Creative activism: when arts meet immigration reform

As the nation continues to grapple with the effects of a broken immigration system, artists across the country are doing their part to highlight the issue. Art can be a powerful medium to address many socio-political issues and artists often react to the circumstances around them. Art has also been a supportive space for people facing violations to tell their stories. And it's also a great medium to raise awareness and make an impact. We were excited to look at a few examples of how artists have been contributing to the immigration reform movement, inspiring action and change.

One such artistic movement came in the form of The Sound Strike, a coalition of artists that are using their music and reach to work towards repealing Arizona's controversial SB1070 law. The artists, which include M.I.A, Maroon 5, Rodrigo y Gabriela, Rage Against The Machine, Kanye West and many more, have pledged to work together to raise awareness and oppose the unjust treatment of immigrants in Arizona. Besides their aim of repealing SB 1070, The Sound Strike also works towards "galvanizing a new generation of ideas that reject the old ways of thinking while affirming that we are all equal." (A similar movement of writers, called WordStrike, calls on writers to boycott the state of Arizona on the same grounds.) The Sound Strike has been assisting with fundraising for immigration reform organizations, raised awareness around the issue through their performances, and conducted press interviews to build opposition and engage fans in dialogue about moving towards a more just and equal society that treats immigrants fairly. Speaking about the movement as a "cultural interruption," Gabriela (of Rodrigo y Gabriela) stated:

"As a band we consist of all immigrants and we know each other’s stories really well…we can’t really be down with any fear-creating laws…we have many songs about brutality of immigration process…these issues are not new, they have always been there."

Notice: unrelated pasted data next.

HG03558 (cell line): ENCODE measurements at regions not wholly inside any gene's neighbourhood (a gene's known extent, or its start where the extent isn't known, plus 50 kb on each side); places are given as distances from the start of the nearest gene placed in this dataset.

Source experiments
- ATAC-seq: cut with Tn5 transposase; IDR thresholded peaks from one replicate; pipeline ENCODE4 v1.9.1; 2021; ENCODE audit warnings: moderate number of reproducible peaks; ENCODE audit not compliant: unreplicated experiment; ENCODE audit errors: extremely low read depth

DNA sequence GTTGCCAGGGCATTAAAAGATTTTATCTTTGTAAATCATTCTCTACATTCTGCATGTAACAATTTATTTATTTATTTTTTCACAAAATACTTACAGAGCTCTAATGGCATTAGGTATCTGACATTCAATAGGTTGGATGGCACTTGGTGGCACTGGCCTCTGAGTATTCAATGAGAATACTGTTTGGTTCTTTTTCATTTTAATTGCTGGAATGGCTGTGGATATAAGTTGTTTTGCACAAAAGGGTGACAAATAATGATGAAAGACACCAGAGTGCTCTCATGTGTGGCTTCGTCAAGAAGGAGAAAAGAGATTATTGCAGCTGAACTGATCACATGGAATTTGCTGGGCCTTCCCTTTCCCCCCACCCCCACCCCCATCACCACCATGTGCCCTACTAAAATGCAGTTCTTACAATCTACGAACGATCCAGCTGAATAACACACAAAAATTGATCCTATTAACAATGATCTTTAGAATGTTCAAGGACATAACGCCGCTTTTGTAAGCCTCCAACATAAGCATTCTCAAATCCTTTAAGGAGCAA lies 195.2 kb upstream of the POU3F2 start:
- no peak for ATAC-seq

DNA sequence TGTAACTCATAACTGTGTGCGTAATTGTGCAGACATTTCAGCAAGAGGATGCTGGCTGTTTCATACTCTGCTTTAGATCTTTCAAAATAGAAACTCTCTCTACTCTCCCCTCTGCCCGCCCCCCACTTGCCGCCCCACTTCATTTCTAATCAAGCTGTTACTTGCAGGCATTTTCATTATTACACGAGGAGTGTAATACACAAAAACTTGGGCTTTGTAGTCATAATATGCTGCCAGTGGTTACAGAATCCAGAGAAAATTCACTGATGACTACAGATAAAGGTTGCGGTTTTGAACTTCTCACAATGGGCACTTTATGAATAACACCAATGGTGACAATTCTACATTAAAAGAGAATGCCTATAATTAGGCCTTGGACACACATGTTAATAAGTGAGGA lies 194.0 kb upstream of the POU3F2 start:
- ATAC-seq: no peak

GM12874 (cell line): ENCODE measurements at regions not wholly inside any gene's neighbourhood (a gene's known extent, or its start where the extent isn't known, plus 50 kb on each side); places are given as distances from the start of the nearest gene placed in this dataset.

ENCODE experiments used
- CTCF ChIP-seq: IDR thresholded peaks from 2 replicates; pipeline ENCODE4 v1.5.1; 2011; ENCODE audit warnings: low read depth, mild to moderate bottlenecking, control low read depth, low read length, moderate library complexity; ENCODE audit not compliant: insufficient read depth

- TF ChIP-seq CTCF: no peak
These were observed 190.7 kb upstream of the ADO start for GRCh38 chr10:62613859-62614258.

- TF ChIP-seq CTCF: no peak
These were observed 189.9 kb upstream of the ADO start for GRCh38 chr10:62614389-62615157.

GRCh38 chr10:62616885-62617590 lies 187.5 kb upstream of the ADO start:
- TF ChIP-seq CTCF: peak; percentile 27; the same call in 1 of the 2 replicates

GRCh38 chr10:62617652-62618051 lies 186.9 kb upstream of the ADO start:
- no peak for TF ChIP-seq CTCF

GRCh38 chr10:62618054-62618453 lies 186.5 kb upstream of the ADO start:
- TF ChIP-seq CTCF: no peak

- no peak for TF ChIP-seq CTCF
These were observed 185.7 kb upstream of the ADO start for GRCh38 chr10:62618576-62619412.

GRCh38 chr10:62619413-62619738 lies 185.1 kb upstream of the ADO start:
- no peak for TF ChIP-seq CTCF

Check out a piece by Sound Strike titled 'Evil Arpaio', from the Sound Strike Radio:

Another artist using his work to fight the injustice of SB 1070 and the ongoing mistreatment of immigrants is Intikana, a Hip Hop/Spoken Word artist, activist and educator from the Bronx, New York. Intikana's work with the immigration issue was most powerfully manifested in his music video titled "Arizona," which he made in collaboration with fellow rapper Navegante. Made in response to SB 1070, Intikana and Navegante collaborated to make a video that combines a 5-minute short documentary about the life of Benito and Carmela, Mexican farm laborers in Immokalee, Florida and their deplorable working conditions. Working long hours without breaks and in inhumane conditions, the couple pick tomatoes in the fields to support their family. In their work, Intikana and Navegante point out the hypocrisy in the treatment of immigrants today considering the fact that the country was built by immigrants.

Watch the full video - Benito and Carmela's story followed by the song by Intikana and Navegante:

Keeping with a similar theme of farm laborers, Shine Global, a film production company that focuses on ending the abuse and exploitation of children around the world, recently released and critically acclaimed documentary feature title 'The Harvest.' Directed by U. Roberto Romano and backed by executive producer, philanthropist and "Desperate Housewives" star Eva Longoria, the film tells "the story of the children who feed America." These are the children of immigrants. According to the synopsis on the film's website:

Every year more than 400,000 migrant child farmworkers in the US journey from their homes traveling from the scorching sun of the Texas onion fields to the winter snows of the Michigan apple orchards, from the heat of the Florida tomato fields to the damp cherry trees in Oregon. These children are American citizens. All are working to help their families survive while sacrificing the birthright of childhood: play; stability; school.